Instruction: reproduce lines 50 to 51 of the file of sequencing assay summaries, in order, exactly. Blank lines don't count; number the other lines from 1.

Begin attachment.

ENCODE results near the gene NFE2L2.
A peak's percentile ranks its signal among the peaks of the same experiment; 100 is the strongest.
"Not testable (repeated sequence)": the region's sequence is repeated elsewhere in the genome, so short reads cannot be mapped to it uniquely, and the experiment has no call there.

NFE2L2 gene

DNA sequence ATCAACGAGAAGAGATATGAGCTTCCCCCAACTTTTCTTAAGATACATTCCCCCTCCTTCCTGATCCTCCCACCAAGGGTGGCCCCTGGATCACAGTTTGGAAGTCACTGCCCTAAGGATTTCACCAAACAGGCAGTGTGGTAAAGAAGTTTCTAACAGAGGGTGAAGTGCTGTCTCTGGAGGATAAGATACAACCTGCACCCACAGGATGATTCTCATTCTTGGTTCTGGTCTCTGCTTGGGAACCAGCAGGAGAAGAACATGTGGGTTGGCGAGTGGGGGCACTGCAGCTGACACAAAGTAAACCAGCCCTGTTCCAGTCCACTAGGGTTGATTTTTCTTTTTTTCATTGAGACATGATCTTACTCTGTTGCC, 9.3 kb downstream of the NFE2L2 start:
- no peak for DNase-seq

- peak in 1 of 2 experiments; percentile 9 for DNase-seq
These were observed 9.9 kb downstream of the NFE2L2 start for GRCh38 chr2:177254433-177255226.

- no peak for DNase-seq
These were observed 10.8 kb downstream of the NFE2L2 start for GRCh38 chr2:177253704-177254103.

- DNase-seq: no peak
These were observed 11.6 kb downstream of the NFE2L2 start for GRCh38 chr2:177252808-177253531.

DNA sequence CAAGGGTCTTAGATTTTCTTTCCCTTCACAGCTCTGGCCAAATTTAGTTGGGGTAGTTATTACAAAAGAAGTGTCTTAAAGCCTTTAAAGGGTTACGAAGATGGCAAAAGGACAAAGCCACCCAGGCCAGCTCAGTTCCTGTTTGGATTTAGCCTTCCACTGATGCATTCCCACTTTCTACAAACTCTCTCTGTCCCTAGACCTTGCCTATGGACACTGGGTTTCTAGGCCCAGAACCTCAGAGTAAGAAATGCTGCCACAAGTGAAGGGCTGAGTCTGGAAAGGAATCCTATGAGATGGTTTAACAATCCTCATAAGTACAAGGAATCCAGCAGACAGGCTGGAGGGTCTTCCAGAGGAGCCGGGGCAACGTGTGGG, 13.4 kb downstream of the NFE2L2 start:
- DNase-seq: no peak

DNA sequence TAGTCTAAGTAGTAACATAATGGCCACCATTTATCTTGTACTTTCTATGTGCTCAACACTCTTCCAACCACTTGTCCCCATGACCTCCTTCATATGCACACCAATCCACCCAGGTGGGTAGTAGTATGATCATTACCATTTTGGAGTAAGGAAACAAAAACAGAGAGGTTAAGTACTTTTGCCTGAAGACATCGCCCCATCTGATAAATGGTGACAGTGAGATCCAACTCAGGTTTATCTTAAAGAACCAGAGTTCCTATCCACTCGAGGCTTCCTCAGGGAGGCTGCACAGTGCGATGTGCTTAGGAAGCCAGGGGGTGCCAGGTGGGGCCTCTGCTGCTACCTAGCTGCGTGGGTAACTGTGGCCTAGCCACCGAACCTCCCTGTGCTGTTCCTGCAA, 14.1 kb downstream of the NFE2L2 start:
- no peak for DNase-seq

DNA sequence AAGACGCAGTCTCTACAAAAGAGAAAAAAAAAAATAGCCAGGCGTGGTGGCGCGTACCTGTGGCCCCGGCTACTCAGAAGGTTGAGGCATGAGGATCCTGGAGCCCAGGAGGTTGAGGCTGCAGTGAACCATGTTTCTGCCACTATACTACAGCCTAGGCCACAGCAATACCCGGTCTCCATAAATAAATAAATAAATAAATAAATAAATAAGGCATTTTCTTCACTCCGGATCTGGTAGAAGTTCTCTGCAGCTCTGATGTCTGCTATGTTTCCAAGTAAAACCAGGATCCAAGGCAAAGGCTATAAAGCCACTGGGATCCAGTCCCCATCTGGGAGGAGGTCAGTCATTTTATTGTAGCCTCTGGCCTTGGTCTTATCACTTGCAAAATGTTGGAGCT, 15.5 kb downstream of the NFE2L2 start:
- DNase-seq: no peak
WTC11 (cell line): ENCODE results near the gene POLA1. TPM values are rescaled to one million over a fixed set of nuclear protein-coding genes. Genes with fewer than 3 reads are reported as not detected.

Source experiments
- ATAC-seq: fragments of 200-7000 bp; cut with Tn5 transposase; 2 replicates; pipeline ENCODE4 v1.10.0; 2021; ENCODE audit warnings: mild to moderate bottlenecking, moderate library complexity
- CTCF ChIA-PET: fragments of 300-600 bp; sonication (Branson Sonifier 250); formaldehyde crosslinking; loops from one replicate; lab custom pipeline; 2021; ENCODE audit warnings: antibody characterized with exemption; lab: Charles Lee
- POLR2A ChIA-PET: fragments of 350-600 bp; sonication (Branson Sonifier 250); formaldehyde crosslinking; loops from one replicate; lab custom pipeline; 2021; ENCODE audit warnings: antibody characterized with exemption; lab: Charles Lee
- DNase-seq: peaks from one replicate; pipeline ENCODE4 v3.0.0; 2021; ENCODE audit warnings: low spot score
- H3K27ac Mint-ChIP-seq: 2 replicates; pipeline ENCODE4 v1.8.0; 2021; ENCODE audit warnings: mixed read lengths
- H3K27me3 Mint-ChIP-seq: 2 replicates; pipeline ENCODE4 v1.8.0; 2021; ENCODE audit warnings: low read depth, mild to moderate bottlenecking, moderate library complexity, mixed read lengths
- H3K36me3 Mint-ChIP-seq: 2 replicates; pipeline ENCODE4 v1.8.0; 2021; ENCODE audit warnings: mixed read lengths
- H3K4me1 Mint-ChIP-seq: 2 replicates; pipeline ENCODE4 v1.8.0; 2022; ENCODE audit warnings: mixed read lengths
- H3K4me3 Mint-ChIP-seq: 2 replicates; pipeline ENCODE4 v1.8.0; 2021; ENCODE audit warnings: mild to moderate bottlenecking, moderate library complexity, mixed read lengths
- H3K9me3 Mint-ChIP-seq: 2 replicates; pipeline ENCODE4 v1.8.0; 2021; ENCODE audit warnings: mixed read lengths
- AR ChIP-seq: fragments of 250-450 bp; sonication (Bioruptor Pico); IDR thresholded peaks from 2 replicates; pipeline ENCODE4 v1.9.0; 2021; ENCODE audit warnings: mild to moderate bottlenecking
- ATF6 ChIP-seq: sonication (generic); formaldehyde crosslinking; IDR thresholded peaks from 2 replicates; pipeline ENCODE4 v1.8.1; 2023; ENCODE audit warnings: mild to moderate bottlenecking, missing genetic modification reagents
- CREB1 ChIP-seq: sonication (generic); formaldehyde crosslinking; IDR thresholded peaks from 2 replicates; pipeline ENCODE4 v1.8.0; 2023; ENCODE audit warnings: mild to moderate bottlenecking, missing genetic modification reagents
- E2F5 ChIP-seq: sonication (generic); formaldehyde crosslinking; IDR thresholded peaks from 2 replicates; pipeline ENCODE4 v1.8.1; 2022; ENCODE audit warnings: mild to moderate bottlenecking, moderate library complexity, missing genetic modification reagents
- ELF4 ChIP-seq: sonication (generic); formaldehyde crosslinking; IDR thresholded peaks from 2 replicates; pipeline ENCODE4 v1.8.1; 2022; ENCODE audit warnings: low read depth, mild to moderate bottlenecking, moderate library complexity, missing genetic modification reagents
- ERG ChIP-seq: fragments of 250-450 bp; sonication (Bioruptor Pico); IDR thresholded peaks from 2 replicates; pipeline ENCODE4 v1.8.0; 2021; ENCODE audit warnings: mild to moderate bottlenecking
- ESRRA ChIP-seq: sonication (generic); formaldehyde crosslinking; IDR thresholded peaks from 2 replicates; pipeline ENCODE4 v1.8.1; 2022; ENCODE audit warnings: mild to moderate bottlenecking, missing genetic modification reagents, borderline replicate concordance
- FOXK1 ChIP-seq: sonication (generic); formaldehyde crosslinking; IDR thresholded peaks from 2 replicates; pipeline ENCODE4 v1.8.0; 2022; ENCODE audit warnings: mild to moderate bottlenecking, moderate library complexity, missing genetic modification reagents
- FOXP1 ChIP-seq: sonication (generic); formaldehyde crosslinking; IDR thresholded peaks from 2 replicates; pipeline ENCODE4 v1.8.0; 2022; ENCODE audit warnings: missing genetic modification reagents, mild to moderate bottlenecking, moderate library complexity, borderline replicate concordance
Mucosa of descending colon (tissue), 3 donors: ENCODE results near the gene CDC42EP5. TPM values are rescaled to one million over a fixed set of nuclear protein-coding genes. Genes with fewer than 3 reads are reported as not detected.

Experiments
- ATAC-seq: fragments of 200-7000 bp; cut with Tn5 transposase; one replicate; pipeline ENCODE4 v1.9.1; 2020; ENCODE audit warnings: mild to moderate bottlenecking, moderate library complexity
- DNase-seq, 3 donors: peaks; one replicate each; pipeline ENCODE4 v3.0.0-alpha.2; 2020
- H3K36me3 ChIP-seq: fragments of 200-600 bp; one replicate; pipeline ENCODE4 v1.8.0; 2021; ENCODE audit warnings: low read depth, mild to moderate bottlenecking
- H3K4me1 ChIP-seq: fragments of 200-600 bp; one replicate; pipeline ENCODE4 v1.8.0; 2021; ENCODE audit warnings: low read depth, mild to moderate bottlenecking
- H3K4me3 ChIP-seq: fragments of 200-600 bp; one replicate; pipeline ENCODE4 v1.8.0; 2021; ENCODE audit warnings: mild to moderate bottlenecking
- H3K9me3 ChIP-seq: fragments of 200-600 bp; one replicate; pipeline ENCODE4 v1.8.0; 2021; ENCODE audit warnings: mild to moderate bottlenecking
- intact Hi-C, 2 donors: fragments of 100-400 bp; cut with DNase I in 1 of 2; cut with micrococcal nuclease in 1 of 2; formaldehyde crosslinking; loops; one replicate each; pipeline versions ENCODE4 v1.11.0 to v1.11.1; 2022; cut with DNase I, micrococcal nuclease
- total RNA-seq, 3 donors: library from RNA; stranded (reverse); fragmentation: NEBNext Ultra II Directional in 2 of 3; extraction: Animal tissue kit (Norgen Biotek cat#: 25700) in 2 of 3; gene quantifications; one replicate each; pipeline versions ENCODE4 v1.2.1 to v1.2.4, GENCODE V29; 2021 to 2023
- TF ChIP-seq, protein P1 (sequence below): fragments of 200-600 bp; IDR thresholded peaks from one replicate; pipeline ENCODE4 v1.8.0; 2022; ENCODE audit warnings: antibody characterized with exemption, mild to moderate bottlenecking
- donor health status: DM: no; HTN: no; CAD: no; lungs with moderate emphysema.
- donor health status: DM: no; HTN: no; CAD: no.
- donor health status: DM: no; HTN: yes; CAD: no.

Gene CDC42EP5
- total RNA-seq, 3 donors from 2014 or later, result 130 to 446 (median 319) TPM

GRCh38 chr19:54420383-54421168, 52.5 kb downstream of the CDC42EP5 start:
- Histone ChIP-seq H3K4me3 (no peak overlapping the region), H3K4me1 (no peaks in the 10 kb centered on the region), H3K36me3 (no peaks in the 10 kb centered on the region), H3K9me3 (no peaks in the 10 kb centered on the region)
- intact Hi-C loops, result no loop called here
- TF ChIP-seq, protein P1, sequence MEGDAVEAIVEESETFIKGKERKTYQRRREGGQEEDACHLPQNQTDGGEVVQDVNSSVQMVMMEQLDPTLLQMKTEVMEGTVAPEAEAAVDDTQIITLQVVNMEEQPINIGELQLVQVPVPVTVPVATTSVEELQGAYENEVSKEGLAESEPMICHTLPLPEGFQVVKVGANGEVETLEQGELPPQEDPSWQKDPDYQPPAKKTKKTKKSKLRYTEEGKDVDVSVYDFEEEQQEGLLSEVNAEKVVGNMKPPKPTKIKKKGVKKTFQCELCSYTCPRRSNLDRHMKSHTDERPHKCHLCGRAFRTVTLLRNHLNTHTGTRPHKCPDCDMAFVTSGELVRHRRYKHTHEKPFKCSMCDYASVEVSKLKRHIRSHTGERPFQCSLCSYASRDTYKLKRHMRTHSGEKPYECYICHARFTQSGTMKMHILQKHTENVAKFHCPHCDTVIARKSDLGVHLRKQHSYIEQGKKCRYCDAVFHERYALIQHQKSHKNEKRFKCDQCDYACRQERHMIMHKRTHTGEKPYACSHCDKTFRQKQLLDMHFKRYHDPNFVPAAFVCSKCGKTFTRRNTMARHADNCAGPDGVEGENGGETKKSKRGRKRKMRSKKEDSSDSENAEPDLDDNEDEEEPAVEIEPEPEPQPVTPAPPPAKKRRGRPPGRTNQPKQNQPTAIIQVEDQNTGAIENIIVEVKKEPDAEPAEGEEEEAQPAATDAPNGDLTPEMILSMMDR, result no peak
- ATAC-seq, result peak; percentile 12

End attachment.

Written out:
- TF ChIP-seq, protein P1 (sequence below): fragments of 200-600 bp; IDR thresholded peaks from one replicate; pipeline ENCODE4 v1.8.0; 2022; ENCODE audit warnings: antibody characterized with exemption, mild to moderate bottlenecking
- donor health status: DM: no; HTN: no; CAD: no; lungs with moderate emphysema.